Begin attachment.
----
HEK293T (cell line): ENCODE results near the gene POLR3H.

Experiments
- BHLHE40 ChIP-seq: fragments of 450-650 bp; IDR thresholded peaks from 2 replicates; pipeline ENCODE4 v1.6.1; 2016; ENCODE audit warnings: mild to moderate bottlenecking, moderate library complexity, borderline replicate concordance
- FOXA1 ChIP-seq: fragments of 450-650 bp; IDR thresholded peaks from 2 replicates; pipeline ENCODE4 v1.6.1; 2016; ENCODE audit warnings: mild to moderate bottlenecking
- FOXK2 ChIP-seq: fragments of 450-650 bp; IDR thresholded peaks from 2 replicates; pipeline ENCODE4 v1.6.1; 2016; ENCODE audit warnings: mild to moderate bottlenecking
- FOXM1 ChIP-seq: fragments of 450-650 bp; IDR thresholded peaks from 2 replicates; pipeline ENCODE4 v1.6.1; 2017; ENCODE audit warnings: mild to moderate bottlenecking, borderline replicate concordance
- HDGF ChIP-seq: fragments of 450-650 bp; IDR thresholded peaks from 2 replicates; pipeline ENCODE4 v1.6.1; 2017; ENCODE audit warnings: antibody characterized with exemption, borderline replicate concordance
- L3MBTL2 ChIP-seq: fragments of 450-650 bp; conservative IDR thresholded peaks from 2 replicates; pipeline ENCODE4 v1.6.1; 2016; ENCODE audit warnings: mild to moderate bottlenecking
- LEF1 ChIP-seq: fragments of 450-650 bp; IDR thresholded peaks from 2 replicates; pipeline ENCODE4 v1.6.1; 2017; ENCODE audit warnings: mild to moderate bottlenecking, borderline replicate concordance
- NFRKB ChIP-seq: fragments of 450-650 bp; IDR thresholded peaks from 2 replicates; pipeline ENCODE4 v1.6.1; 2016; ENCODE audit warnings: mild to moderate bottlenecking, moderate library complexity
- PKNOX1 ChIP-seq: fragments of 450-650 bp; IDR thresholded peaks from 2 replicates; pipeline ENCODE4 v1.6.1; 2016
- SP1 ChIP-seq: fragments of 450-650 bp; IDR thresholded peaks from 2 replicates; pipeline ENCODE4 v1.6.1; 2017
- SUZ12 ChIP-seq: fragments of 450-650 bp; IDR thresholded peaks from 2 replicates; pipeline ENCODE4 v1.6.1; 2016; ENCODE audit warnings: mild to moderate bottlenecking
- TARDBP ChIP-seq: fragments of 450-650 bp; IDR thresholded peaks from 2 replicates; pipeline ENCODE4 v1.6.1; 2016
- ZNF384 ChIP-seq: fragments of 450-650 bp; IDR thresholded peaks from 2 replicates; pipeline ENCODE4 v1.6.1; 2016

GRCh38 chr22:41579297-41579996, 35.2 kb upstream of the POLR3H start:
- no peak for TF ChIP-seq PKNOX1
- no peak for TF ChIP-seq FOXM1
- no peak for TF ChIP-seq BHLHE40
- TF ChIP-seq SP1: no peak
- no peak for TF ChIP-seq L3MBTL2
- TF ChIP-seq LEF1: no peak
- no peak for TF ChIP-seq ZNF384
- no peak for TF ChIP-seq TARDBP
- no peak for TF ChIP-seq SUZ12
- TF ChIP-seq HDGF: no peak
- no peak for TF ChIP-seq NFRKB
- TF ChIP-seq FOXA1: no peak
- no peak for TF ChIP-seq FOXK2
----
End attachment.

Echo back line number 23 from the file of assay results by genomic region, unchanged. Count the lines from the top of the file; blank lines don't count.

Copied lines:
- no peak for TF ChIP-seq ZNF384